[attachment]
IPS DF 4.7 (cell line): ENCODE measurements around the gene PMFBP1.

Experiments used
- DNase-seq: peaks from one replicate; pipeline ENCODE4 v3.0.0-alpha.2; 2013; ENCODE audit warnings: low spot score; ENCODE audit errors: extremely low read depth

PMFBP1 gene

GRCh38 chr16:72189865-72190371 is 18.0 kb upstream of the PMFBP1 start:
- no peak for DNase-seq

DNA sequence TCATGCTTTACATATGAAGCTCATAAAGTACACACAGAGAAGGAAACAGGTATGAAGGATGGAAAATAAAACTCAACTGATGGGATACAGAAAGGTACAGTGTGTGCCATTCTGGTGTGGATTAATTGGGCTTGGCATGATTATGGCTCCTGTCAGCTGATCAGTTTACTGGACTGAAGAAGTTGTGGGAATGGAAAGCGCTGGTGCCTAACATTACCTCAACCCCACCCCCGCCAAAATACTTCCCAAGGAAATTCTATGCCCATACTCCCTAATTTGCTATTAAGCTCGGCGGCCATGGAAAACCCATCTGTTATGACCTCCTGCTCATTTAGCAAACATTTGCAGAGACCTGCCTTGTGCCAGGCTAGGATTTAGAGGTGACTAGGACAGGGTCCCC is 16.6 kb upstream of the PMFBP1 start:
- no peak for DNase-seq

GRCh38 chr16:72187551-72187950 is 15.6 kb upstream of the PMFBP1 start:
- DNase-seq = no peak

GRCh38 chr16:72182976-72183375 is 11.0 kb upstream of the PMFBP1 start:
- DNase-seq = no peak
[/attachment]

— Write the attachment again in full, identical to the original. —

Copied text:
IPS DF 4.7 (cell line): ENCODE measurements around the gene PMFBP1.

Experiments used
- DNase-seq: peaks from one replicate; pipeline ENCODE4 v3.0.0-alpha.2; 2013; ENCODE audit warnings: low spot score; ENCODE audit errors: extremely low read depth

PMFBP1 gene

GRCh38 chr16:72189865-72190371 is 18.0 kb upstream of the PMFBP1 start:
- no peak for DNase-seq

DNA sequence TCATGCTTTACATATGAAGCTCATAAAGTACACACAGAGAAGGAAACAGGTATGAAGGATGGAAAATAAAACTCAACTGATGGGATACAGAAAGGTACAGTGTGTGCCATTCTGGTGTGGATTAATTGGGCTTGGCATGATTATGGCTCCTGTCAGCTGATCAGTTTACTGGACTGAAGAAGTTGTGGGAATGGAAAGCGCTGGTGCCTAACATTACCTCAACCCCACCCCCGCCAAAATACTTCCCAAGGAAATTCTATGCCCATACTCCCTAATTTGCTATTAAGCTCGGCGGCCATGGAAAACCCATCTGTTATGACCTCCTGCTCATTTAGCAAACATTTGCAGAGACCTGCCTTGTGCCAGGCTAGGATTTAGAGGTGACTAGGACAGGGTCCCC is 16.6 kb upstream of the PMFBP1 start:
- no peak for DNase-seq

GRCh38 chr16:72187551-72187950 is 15.6 kb upstream of the PMFBP1 start:
- DNase-seq = no peak

GRCh38 chr16:72182976-72183375 is 11.0 kb upstream of the PMFBP1 start:
- DNase-seq = no peak